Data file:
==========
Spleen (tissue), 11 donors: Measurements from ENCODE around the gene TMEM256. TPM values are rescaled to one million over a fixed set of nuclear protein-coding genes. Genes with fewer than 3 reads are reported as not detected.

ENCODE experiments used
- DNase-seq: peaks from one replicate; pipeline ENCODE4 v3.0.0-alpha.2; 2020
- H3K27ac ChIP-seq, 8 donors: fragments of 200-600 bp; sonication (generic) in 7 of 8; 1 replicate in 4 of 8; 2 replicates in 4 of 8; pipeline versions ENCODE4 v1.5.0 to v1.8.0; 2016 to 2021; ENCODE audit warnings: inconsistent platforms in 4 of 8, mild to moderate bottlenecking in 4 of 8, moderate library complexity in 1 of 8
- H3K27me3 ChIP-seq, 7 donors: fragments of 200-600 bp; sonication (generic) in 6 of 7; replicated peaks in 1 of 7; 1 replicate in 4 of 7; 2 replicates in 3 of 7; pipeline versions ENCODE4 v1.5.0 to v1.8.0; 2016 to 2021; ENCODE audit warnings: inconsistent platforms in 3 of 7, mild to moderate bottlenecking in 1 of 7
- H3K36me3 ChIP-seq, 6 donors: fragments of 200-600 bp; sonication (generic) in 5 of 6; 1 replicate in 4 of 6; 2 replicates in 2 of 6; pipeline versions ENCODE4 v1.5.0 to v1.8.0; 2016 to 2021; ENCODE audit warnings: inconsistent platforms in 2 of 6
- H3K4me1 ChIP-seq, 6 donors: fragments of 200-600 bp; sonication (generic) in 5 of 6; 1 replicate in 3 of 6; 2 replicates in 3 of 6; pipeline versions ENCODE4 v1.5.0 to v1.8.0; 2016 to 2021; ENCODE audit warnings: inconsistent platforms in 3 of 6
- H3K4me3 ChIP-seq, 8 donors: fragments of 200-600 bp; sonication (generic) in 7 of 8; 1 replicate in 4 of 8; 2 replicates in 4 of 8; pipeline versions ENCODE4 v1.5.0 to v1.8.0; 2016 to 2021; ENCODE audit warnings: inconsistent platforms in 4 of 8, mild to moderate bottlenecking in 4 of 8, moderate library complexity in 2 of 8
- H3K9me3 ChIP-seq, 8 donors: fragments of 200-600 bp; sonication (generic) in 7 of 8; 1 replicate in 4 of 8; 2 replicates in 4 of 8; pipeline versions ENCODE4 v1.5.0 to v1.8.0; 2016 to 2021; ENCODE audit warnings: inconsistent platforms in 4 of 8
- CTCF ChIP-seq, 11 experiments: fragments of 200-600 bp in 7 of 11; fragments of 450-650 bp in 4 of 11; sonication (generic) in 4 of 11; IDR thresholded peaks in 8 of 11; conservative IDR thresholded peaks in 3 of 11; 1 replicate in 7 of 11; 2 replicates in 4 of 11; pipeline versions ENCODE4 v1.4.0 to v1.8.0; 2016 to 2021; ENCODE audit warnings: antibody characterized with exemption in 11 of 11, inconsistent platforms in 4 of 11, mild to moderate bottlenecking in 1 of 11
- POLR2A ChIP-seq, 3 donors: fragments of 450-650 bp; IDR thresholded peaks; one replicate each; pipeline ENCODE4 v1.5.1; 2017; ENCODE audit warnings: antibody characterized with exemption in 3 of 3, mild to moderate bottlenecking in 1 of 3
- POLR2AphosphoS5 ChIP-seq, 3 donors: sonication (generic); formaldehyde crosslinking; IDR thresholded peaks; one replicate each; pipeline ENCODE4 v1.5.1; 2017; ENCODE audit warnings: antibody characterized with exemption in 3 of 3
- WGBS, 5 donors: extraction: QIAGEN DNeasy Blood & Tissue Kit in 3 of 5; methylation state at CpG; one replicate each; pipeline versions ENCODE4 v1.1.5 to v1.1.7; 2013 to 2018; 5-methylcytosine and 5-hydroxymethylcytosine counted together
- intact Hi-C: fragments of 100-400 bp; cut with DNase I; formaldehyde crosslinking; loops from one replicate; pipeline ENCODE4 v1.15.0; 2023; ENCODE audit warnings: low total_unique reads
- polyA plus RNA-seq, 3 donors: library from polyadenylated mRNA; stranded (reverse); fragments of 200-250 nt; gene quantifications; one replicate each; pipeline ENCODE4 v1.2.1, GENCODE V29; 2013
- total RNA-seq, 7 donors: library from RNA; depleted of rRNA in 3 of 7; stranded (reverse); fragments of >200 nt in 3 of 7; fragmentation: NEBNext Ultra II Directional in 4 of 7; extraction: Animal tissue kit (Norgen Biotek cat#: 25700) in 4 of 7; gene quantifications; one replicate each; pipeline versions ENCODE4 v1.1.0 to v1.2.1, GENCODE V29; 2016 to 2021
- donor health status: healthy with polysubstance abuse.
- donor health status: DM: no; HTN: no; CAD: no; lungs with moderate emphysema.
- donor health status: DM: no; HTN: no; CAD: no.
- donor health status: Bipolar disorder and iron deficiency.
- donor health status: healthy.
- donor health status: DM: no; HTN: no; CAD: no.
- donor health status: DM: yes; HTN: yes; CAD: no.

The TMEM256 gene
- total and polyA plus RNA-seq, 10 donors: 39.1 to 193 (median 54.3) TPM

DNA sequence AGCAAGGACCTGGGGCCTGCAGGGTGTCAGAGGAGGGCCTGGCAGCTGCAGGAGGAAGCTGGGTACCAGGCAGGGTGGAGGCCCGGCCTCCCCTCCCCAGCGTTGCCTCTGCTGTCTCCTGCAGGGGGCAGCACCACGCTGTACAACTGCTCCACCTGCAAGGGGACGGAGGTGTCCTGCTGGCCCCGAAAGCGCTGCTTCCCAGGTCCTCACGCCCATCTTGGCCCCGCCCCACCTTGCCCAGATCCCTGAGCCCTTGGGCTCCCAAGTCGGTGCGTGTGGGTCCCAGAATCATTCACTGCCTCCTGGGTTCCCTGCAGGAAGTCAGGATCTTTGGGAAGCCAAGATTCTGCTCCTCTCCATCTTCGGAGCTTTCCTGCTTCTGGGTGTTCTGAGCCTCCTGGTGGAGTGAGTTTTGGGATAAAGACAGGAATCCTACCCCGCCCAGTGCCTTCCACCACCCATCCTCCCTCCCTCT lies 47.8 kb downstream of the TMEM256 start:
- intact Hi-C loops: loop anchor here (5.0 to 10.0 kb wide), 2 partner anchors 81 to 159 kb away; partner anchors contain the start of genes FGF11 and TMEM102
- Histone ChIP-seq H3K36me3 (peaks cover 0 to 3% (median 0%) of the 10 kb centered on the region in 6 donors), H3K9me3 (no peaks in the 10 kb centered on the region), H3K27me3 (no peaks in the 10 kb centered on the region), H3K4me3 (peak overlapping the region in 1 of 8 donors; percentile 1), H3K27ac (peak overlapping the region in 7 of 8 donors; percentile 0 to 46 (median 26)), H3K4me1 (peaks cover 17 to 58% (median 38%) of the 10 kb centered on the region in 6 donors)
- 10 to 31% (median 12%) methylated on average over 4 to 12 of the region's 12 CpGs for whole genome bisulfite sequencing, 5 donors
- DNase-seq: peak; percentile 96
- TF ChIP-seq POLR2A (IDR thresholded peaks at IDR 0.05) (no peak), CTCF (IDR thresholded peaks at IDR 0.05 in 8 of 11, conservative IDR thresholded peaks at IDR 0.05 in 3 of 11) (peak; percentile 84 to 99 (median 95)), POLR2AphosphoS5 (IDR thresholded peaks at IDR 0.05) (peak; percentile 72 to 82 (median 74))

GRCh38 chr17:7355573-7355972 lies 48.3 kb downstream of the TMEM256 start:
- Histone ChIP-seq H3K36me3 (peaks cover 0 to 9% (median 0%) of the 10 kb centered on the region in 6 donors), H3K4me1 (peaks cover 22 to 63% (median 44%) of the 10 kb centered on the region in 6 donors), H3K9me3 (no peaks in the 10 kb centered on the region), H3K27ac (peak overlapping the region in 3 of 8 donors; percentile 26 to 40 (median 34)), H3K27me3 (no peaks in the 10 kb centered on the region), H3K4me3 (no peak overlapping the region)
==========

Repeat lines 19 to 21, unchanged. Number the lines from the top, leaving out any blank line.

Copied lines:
- donor health status: DM: no; HTN: no; CAD: no.
- donor health status: Bipolar disorder and iron deficiency.
- donor health status: healthy.